Their best album, without question: an inspired amalgam of a particularly British rock history (Bob even puts on the accent, though with a charming lack of consistency that recalls Sir Alex Chilton rather than other lesser American poseurs): channelling Who mod aggression, late-60s Kinks nostalgia, Revolver’s kitchen-sink aesthetic, and post-punk collage sensibilities, this was the album that got GBV out of a Dayton, OH basement, and I bet it’s the one that’ll be played 20 years from now. I know, I know, Alien Lanes is arguably more varied and better paced. But Pollard never wrote a better set of lyrics than here (his random strings of sentiment pile up into something more significant here than they tend to do), and the hooks are seemingly effortless. The ultra lo-fi recording reveals layered detail, and the opening three tracks here qualify among the best sequences in pop history: “Hardcore UFOs” is one of the only rock anthems of the last 30 years that packs any emotional punch, while “Tractor Rape Chain” sounds like Neil Young & Crazy Horse in some parallel universe where they hailed from Leeds. And littered throughout this 20-song tunefest are many of their other best songs: “Gold Star for Robot Boy” is a mod anti-authority song for the slacker generation; the deranged but dead-on “Her Psychology Today” resurrects classic-rock misogyny for the era of the institutionalized sensitive male and the powerbook feminist; and “Kicker of Elves,” well, what the hell is “Kicker of Elves?” Pop bliss in a minute. God Bless Guided By Voices and the Lager-Soaked Four-Track They Sailed In On. –Will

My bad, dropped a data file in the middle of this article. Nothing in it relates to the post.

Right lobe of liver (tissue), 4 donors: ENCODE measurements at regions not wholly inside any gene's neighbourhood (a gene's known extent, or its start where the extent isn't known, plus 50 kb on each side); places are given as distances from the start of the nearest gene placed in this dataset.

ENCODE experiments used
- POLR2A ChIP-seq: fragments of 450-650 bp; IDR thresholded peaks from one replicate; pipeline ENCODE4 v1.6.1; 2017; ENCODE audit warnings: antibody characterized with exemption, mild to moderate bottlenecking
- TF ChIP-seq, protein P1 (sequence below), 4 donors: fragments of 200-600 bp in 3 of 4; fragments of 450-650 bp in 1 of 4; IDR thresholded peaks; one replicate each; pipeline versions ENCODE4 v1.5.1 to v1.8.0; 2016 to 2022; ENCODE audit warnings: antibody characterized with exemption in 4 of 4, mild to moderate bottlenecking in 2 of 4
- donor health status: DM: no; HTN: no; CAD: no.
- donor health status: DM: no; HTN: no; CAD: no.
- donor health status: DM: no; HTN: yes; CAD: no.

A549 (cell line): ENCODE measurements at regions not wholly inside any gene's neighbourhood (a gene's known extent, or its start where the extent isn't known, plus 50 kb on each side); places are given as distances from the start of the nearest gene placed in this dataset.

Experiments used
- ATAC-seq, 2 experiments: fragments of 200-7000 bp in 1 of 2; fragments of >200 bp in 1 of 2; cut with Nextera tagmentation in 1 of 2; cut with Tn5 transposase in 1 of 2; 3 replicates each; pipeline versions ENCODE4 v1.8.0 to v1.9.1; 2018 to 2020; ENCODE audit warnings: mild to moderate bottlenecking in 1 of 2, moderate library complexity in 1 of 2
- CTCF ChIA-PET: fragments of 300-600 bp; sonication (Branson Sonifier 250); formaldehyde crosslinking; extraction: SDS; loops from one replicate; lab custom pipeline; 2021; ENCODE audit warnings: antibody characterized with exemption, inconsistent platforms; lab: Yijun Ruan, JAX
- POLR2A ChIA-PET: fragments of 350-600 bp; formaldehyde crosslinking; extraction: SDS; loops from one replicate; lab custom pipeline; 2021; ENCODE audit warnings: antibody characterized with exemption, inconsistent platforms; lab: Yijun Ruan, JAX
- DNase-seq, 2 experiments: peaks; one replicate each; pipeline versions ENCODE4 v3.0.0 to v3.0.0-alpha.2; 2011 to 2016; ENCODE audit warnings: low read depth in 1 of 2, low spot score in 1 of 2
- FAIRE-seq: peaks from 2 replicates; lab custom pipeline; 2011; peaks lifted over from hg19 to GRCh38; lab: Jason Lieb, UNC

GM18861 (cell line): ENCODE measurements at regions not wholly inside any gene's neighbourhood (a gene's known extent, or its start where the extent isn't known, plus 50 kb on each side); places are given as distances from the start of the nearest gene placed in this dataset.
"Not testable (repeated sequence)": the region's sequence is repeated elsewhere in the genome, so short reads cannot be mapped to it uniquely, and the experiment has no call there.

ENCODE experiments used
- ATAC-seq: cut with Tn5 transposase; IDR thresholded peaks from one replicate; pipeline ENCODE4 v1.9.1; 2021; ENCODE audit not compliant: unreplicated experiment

Willie Nelson “Shotgun Willie” (1973)